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Gehan Macleod

lives her life through goings on at GalGael and very little else sadly :(


Work. Mutual Aid: A Factor of Evolution. Written partly in response to Social Darwinism and in particular to Thomas H. Huxley's Nineteenth Century essay, "The Struggle for Existence", Kropotkin's book drew on his experiences in scientific expeditions in Siberia to illustrate the phenomenon of cooperation. After examining the evidence of cooperation in nonhuman animals, in pre-feudal societies and medieval cities, and in modern times, he concluded that cooperation and mutual aid are the most important factors in the evolution of species and the ability to survive. Discussion[edit] Daniel P. Change.

Systems Thinking & Beautiful Management

Political Philosophy. Schools of economic thought. Schools of economic thought describes the variety of approaches in the history of economic thought noteworthy enough to be described as a school of thought.

Schools of economic thought

While economists do not always fit into particular schools, particularly in modern times, classifying economists into schools of thought is common. Economic thought may be roughly divided into three phases: premodern (Greco-Roman, Indian, Persian, Islamic, and Imperial Chinese), early modern (mercantilist, physiocrats) and modern (beginning with Adam Smith and classical economics in the late 18th century).

Conspicuous consumption. The sociologist and economist Thorstein Veblen coined the term “conspicuous consumption”, and was a co-founder of the institutional economics movement.

Conspicuous consumption

Conspicuous consumption is the spending of money on and the acquiring of luxury goods and services to publicly display economic power—either the buyer's income or the buyer's accumulated wealth. Sociologically, to the conspicuous consumer, such a public display of discretionary economic power is a means either of attaining or of maintaining a given social status. Moreover, invidious consumption, a more specialized sociologic term, denotes the deliberate conspicuous consumption of goods and services intended to provoke the envy of other people, as a means of displaying the buyer’s superior socio-economic status.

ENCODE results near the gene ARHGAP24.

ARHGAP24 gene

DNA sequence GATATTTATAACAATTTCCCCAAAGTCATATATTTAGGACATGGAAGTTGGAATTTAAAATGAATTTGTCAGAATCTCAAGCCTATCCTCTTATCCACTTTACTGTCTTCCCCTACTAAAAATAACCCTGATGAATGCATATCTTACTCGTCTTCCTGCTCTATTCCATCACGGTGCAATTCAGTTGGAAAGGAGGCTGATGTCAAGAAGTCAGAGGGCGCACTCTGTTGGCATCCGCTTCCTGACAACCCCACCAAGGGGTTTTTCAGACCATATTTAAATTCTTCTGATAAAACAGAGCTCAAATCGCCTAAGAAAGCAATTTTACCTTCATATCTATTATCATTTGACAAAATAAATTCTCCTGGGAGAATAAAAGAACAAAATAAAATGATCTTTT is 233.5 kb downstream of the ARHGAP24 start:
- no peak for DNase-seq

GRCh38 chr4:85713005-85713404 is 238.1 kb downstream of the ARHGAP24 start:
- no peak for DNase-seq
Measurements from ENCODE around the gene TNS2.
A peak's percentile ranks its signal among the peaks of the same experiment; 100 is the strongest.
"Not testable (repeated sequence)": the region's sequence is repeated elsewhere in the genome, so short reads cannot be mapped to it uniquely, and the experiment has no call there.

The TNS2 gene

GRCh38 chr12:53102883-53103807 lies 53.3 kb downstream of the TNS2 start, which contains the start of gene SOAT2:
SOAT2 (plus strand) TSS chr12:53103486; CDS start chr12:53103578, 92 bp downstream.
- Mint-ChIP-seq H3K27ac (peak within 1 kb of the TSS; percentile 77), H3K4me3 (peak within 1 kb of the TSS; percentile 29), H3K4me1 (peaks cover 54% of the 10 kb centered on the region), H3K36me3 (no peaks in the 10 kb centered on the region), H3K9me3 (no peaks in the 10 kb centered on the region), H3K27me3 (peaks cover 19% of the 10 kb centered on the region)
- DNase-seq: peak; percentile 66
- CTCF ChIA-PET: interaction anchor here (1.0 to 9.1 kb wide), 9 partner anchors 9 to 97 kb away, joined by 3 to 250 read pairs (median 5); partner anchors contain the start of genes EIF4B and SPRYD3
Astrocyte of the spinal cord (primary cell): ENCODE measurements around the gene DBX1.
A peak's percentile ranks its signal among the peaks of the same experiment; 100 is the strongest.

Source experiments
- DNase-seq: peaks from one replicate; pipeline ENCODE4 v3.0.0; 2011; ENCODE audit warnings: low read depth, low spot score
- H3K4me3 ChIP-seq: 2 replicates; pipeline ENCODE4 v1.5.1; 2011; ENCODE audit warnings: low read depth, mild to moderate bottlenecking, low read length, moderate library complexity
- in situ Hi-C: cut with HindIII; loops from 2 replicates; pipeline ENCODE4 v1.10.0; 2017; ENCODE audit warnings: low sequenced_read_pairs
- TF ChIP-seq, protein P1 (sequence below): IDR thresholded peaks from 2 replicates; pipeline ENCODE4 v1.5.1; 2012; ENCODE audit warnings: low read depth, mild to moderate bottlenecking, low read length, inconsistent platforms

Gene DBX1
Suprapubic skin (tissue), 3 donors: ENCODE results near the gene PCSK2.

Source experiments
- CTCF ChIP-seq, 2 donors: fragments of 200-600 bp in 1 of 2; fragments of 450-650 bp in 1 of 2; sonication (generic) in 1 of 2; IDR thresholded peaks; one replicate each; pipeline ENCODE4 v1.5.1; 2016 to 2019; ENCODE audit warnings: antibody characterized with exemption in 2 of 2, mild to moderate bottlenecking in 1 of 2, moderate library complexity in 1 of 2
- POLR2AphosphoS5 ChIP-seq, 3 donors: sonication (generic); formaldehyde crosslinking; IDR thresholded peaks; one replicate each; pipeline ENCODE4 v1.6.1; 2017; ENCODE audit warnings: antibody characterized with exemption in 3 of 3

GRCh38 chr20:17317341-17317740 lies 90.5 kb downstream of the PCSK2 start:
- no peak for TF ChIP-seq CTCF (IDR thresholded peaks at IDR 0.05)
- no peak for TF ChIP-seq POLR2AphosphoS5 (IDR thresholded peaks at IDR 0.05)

History and evolution[edit] Sociologically, conspicuous consumption was previously thought to comprise social and economic behaviours primarily practiced by rich people. Communitarianism. Communitarianism is a philosophy that emphasizes the connection between the individual and the community.


While the "community" may be a family unit, it is usually understood in the wider sense of interactions between a community of people in a geographical location, or who have a shared history or interest.[1] Communitarian philosophy is derived from the assumption that individuality is a product of community relationships rather than only individual traits. Terminology[edit] Though communitarianism as a philosophy originated in the 20th-century, the term “communitarian” was coined in 1841 by John Goodwyn Barmby, a leader of the British Chartist movement, who used it to refer to utopian socialists and others who experimented with unusual communal lifestyles. Christian anarchism. More than any other Bible source, the Sermon on the Mount is used as the basis for Christian anarchism.[4] Most Christian anarchists are pacifists and reject the use of violence, such as war.[2] Leo Tolstoy's The Kingdom of God Is Within You is often regarded as a key text for modern Christian anarchism.[2][5] Origins[edit] Old Testament[edit] Jacques Ellul recounts that at the end of the Book of Judges (Judges 21:25) there was no king in Israel and "everyone did as they saw fit".[6][7][8] Later in the first Book of Samuel (1 Samuel 8) the people of Israel wanted a king to be like other nations.[7][9] God declared that the people had rejected him as their king.